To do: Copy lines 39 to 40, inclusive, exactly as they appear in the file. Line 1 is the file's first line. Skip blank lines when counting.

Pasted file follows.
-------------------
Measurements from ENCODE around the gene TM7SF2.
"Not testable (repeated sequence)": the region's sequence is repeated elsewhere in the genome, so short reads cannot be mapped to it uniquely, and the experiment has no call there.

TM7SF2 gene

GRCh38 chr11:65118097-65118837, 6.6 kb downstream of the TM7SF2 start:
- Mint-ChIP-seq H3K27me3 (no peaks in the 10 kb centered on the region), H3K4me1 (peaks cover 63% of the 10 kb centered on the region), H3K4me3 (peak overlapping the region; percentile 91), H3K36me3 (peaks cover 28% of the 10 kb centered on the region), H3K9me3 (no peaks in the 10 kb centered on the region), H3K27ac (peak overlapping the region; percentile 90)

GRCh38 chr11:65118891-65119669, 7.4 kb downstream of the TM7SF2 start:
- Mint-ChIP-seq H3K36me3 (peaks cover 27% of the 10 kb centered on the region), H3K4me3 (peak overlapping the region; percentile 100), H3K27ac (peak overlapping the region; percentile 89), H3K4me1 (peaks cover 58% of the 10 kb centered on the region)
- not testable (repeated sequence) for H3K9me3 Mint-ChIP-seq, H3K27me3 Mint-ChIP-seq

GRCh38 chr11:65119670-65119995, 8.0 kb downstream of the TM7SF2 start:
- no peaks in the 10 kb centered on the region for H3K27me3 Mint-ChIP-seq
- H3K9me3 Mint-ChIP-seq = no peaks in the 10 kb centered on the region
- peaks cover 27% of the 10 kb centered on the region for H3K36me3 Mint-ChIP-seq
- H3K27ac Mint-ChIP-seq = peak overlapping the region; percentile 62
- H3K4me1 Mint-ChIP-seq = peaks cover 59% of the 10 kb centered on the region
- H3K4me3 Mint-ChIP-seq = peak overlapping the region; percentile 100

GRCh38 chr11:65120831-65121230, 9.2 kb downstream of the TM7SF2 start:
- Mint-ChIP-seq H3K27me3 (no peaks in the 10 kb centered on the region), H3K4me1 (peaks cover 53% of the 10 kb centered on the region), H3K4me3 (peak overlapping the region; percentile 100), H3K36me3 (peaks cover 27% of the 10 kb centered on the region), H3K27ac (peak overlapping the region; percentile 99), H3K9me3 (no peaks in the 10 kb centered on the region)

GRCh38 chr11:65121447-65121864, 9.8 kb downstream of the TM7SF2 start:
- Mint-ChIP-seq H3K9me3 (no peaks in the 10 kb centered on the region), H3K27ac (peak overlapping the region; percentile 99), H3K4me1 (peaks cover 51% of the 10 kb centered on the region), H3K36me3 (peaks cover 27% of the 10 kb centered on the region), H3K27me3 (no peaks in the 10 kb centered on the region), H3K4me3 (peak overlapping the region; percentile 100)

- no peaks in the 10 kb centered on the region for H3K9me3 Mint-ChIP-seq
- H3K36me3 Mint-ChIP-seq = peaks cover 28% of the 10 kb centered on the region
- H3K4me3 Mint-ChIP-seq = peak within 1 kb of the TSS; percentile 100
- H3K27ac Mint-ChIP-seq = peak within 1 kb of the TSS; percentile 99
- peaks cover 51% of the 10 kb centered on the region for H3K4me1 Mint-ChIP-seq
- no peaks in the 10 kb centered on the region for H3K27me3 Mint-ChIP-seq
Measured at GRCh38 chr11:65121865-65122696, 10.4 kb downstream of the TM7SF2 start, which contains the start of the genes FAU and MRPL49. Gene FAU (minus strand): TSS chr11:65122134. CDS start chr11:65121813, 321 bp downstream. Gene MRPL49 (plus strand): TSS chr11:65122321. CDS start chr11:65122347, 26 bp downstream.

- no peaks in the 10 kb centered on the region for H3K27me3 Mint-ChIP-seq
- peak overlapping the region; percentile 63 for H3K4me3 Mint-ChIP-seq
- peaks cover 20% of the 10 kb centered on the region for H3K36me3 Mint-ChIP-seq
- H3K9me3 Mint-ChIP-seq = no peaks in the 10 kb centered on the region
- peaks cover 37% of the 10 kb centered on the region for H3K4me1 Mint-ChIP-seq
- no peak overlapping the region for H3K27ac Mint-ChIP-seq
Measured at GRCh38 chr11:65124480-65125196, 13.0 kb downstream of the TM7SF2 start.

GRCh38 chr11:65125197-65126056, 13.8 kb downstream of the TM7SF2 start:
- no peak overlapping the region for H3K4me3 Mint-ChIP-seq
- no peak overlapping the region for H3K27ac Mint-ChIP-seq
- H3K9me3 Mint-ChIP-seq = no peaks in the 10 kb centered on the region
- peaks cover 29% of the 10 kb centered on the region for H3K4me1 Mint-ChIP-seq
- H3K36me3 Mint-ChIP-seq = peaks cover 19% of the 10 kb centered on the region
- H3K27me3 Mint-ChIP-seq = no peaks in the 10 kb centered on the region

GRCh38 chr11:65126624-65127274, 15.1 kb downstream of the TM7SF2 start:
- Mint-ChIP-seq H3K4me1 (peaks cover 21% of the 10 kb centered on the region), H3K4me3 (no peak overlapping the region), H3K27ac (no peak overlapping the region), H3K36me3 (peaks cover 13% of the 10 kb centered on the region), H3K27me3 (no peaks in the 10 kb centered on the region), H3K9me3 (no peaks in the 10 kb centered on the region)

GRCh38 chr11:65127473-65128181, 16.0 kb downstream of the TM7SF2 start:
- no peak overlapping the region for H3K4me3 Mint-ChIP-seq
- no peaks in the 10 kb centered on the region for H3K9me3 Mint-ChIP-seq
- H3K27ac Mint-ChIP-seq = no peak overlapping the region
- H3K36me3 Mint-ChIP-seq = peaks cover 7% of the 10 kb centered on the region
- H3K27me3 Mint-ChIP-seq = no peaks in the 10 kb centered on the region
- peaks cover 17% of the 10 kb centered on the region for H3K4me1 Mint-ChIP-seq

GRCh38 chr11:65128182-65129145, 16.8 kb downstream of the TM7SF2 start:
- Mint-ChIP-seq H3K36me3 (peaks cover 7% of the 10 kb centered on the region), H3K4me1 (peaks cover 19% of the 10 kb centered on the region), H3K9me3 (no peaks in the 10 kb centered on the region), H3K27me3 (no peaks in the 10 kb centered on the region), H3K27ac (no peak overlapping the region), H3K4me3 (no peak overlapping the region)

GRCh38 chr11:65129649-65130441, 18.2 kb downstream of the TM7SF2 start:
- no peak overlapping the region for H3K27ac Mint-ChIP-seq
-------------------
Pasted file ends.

- H3K36me3 Mint-ChIP-seq = peaks cover 19% of the 10 kb centered on the region
- H3K27me3 Mint-ChIP-seq = no peaks in the 10 kb centered on the region